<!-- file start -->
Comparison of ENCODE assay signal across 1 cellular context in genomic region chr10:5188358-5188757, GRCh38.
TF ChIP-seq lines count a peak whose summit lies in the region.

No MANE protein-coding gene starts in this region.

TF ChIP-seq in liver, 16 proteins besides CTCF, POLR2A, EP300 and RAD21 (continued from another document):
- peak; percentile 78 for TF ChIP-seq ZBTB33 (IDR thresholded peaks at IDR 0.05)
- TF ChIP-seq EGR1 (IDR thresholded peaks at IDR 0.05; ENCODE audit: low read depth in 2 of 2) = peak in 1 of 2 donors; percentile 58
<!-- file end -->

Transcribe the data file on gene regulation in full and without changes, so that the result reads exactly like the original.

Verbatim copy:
Comparison of ENCODE assay signal across 1 cellular context in genomic region chr10:5188358-5188757, GRCh38.
TF ChIP-seq lines count a peak whose summit lies in the region.

No MANE protein-coding gene starts in this region.

TF ChIP-seq in liver, 16 proteins besides CTCF, POLR2A, EP300 and RAD21 (continued from another document):
- peak; percentile 78 for TF ChIP-seq ZBTB33 (IDR thresholded peaks at IDR 0.05)
- TF ChIP-seq EGR1 (IDR thresholded peaks at IDR 0.05; ENCODE audit: low read depth in 2 of 2) = peak in 1 of 2 donors; percentile 58